As highest quality of care continues not to be the emphasis in the health care debate— let alone be on par with discussions around access, Canadian health systems remain in the spotlight. This time, multiple hospitals in southern Ontario shut their doors to the sickest of babies due to lack of beds for a 10% patient surge compared to the same time period last year.
According to Shawn Whatley, president of Ontario Medical Association, while pleading for increased funding, “These are our sickest patients. This is a reflection of our whole system. Our system is stretched to max capacity. We’re often forced to do more and more with less and less.”
It is reported the Toronto Central Local Health Integration Network (LHIN) insists “no babies have been turned away as they started using temporary beds for the babies when they got to capacity.” This statement baffles me. In fact, it exemplifies a fundamental lack of understanding of what is required for resuscitation of an extreme premature baby as well as those born with the most serious of health conditions.
Placing a baby in a bassinet that is temporary does not save a life, let alone maintain one. These are infants necessitating neonatal intensive care services. If the appropriate equipment is not provided along with one-to-one staffing to monitor continuous vital signs, apnea (cessation of breathing), potential hypothermia or hypoglycemia (too low blood sugar) among innumerable other challenges that are common occurrences in this population, then what does a crib actually do?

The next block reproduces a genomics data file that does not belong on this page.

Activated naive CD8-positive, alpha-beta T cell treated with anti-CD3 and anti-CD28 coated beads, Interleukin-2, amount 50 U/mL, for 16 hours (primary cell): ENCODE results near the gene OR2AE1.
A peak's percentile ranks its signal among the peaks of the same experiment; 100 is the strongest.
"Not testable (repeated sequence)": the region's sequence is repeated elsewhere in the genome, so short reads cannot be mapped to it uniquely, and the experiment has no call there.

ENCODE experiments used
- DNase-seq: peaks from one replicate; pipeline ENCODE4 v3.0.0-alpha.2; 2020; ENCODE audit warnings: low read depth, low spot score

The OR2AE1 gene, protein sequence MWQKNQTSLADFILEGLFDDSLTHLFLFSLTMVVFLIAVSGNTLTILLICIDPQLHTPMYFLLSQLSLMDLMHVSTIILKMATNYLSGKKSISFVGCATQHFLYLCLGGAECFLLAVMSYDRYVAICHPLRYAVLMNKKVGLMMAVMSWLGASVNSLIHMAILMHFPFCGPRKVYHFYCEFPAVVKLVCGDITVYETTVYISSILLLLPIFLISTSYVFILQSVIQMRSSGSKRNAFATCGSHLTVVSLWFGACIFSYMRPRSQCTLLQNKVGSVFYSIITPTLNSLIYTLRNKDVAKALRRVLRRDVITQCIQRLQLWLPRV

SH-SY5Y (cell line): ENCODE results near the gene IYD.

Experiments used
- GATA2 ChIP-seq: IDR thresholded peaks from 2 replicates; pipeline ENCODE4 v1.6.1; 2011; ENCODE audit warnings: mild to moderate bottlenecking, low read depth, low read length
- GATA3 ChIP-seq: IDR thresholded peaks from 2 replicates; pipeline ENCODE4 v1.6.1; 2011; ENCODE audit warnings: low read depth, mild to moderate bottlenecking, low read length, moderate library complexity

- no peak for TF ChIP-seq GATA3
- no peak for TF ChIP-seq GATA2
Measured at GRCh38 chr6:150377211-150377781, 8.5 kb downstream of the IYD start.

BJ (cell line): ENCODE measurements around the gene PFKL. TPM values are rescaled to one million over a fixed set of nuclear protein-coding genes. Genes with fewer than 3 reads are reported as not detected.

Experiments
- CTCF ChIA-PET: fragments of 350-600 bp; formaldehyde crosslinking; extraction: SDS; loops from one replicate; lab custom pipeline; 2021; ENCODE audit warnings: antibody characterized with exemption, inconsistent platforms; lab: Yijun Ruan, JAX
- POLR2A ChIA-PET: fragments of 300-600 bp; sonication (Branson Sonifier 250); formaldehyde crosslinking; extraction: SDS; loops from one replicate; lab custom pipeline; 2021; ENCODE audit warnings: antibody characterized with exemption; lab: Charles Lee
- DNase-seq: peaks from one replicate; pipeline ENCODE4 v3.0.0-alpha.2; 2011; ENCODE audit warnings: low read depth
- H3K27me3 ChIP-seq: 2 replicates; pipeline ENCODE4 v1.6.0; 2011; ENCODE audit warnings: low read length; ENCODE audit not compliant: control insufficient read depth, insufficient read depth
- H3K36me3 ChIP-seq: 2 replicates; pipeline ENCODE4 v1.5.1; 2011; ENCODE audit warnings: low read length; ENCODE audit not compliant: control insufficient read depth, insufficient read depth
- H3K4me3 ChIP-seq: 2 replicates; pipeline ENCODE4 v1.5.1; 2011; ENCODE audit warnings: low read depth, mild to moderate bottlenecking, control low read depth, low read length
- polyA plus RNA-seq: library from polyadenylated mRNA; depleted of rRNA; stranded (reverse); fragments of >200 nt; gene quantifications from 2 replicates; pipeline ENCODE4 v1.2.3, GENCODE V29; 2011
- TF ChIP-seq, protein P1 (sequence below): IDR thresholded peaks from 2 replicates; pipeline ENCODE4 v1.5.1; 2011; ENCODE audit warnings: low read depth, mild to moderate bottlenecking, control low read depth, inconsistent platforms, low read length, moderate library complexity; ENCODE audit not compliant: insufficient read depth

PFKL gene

The answer: not provide medical care.
Electrolyte repletion in infants—as well as medications in them and pediatric patients, in general— is based on weight. Each calculation is crucial and must be precise or literally fatal arrhythmias, fluid overload and the like can develop. While they can be quite resilient, newborns with certain congenital disorders requiring timely surgical correction or those with severe lung immaturity demanding basic supplemental oxygen from nasal cannula to mechanical ventilation won’t necessarily survive, let alone thrive. Delays in this arena mean the difference in life or death as well as short- and long-term disability.
Again, not doing things correctly from the outset in the medical realm not only places an individual with a disease at a deficit, but it initiates a trajectory that leads to more heroic costly and invasive measures, increased anxiety and suffering, progression of illness, unnecessary adverse effects and poorer ultimate outcomes. Bandaids don’t repair ruptured arteries. And, as a policy tenet they yield not only what Ontario is battling, but also the recent struggles of the United Kingdom’s National Health Service (NHS).
In More Bad News For Single Payer Health System, I wrote about an NHS recent report generated out of London that paints a grim picture about systemic failings in healthcare of the sickest patients. Citing high mortality rates —more than one in three died— due to sub-standard practices, The National Confidential Enquiry into Patient Outcome and Death. Inspiring Change reveals the sad reality of care quality reduction when resources limit appropriate staffing and equipment supply for ever increasing patient volumes. The care was rated as less than good for every four out of five cases. In this article, I touch upon the much improved survival rates in the United States compared to these populations.